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Feb 152011
 




Apple has rolled out a new subscription service that lets users of its popular iPhone, iPad and iPod touch gadgets subscribe to content like news, video, music et al from its AppStore digital media repository.

Publishers of content-based apps like Netflix, Amazon, Wall Street Journal et al can set the price and length of subscription (weekly, monthly, bi-monthly, quarterly, bi-yearly or yearly). With one-click, customers select the length of subscription and are charged based on their chosen length of commitment. Customers manage their subscriptions including canceling and  automatic renewal from their personal account page.

Not Good for Content Folks
But in an age of high piracy and consumer reluctance to pay for content it’s not a good deal for content publishers for the following reasons:
* Apple processes all payments and keeps a greedy 30% of the subscription value of the in-app purchase. Publishers are allowed to sell outside the AppStore and  pay nothing if they bring a new or existing subscriber to the app.
* Content publishers may or may not get subscriber details since buyers are provided the option of giving their name, e-mail address and zip code when they sign up via the Apple AppStore. We doubt many subscribers will want to let Apple share their personal info with the publishers.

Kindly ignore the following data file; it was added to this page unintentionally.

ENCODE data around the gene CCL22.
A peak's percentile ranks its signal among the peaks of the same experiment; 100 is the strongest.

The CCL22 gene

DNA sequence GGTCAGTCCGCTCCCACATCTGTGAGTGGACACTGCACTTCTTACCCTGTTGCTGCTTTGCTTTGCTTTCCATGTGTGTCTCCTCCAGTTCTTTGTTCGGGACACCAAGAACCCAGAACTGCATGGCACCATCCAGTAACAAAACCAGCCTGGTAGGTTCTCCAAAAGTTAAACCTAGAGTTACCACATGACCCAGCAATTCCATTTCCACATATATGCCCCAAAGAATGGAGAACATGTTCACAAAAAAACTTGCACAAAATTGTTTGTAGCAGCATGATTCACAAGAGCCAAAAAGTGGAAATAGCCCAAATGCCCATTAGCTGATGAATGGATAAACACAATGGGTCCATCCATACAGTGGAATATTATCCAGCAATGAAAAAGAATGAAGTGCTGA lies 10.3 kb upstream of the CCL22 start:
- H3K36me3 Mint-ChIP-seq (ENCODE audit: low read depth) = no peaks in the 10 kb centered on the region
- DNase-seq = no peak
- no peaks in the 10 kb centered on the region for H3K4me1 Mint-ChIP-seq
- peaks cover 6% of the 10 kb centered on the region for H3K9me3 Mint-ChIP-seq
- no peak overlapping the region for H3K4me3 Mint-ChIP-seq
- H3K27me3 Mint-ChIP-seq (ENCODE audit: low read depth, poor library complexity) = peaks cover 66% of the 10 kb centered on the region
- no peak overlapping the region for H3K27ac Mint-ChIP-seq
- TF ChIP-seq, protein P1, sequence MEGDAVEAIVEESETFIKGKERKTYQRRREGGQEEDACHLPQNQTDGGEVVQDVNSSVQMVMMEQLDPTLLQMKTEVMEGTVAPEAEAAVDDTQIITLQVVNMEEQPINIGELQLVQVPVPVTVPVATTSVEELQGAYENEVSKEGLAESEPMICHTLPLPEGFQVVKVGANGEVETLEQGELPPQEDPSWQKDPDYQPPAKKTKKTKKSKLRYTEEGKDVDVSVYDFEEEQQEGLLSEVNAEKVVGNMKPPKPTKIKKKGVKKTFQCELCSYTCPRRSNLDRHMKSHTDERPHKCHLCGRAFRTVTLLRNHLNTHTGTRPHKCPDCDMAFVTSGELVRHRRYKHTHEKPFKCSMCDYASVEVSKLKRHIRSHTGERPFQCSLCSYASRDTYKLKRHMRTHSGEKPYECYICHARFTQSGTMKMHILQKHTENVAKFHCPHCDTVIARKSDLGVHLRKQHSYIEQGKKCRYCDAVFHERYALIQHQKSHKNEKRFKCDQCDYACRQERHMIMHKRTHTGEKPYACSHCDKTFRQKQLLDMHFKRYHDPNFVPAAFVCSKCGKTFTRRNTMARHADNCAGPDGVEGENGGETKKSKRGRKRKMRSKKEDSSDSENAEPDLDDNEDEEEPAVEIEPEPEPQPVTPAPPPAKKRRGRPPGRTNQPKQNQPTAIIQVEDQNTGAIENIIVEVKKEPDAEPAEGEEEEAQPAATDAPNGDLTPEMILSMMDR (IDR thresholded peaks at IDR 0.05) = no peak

* If a publisher chooses to sell a digital subscription separately outside of the app, that same subscription offer must be made available, at the same price or less, to customers who wish to subscribe from within the app.
* Publishers will no longer be permitted to provide links in their apps allowing the customer to purchase content or subscriptions outside of the app.

Tough Times
Content publishers in the U.S. are caught between a rock and a hard place.

As traditional media like newspapers, CDs and DVDs lose favor with audiences who increasingly love all things all digital and FREE, publishers are forced to raise prices further reducing their paid customer base. Their attempts to replace lost traditional revenue (print, CD/DVD et al) have had only limited success compelling many publishers (particularly newspapers) to slash their workforce, a move that inevitably impacts quality.

Services like Apple’s AppStore only make it worse by levying a whopping 30% fee when publishers target the digital crowd.

But the enormous success of Apple’s iTunes and AppStore (with 350,000 applications) means content publishers have little leverage in negotiations.

In the medium to long run, we see devastating consequences for publishers, particularly the newspapers folks like New York Times, Wall Street Journal and scores of others.